But I still played it a lot. And I mean a lot. Despite my simple linguistic understanding, by my fifth year I could get past the locked grate in the forest clearing, find the serpent in the underground hall, get axed in the back by a dwarf, and fall into a crevice and die. A fine beginning to a life of adventure.
And speaking of my fifth year, my fifth birthday was coming up. I don't know what possessed my grandfather to do it, but he decided to buy me a game for my birthday. Both the first and the last time he did so, oddly enough. The game he bought me was Myst.
It worked a lot better than the typing. I could actually see what I was doing. That being said, I still didn't fully grasp navigation. So, the family decided to sit down and play it together; something we would do for the sequel, Riven, as well. My father didn't join us for Myst III: Exile, but my mother and brother played it with me, and it was immensely enjoyable. There's something about the series that drew me in. I was raised on narratives, and a game built entirely around discovering the narrative yourself seemed so perfect. Perhaps that's why I feel a synergy with the series.
I wish my grandfather had been as into it as we were. I never did get to play it with him. Nor did I get a chance to thank him for cementing my love of the genre. From Myst, I managed to reach into the rest of the genre. Soon I was playing Monkey Island, Day of the Tentacle, and Loom. King's Quest followed, and at some point I was introduced to the works of Benoît Sokal, most notably Amerzone and Syberia.
And it didn't stop there. I discovered the indie Adventure game scene, (AGS, Yahtzee's work, etc.) and at some point in my ventures into the internet, discovered that there were other people like me; others who enjoyed this niche genre so immensely. I stumbled across the site Adventure Gamers, and from there things became fantastic. I suddenly discovered tons of titles I had not even known of before, and gleefully purchased those that I could with whatever little savings I could scrounge together.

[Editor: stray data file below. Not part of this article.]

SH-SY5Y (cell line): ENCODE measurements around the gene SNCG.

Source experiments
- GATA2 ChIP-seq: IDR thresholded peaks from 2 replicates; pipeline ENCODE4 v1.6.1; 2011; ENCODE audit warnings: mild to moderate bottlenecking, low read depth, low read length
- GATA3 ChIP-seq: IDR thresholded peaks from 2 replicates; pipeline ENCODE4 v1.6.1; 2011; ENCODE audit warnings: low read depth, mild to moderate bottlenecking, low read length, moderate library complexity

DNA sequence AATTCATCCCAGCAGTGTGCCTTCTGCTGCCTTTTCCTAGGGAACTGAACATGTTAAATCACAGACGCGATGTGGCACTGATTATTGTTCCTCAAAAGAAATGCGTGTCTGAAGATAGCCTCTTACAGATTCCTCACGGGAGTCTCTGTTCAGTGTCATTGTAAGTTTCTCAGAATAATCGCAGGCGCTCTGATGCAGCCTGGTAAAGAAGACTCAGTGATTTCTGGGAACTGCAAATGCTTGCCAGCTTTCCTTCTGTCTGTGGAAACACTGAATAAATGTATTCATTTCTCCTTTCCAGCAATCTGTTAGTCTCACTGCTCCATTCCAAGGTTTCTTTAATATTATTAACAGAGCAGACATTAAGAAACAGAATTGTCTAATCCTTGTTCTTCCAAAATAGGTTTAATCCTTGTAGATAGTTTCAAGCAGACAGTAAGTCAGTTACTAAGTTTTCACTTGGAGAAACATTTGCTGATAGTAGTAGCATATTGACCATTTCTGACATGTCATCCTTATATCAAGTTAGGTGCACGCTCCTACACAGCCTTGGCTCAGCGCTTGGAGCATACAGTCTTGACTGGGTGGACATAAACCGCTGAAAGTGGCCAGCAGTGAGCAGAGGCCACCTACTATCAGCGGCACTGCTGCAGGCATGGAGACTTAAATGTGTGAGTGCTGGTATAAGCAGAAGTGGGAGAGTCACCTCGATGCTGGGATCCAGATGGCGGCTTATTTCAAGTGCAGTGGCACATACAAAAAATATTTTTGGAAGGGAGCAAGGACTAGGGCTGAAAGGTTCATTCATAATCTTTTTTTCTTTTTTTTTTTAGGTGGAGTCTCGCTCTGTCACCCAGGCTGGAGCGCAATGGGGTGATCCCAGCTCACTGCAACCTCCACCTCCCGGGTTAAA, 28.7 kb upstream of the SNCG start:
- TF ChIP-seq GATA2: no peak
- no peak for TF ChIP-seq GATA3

If you're curious, my library of PC games is probably around two or three hundred titles. 98 of them are Adventure games. And yes, I've counted and cataloged them.
It's not like I don't have any consoles, though. My two most recent (current-gen) consoles are a Wii and a DS. I know, odd isn't it. The consoles of my "worst enemy". Perhaps the biggest irony of all follows. My favorite game on the Wii? Broken Sword: The Shadow of the Templars - The Director's Cut. My favorite game on the DS? Hotel Dusk: Room 215. Perhaps it's fitting that two of my favorite Adventure games would be on the consoles of the company who "soiled" the term.
It's really a nostalgia thing for me. My entire childhood is basically Adventure games. I still remember the nights I spent, staying up late past my bedtime, hoping nobody would notice, playing The Secret of Monkey Island. Or my genuine shock and terror at the bathroom scene of 5 Days a Stranger. (Hey, I was like, 14.) Or how Saavedro's speeches in Myst III: Exile brought me to tears. (By the way: Fantastic performance by Myst fan and excellent actor, Brad Dourif.) I don't have any memories like that of Nintendo games; I can't. I was too old by the time I found them, and they weren't my style.
Feel free to enjoy them. That's your right. Oh, except one thing. They are not Adventure games. Zelda, and all those other games that Nintendo slaps the label on? No, they're action-adventure games. And if you disagree with me, I'll gladly engage in a shouting match about it. It's my childhood, after all.
Yeah, it's quite silly, isn't it? Almost as silly as a tentacle growing arms and taking over the world.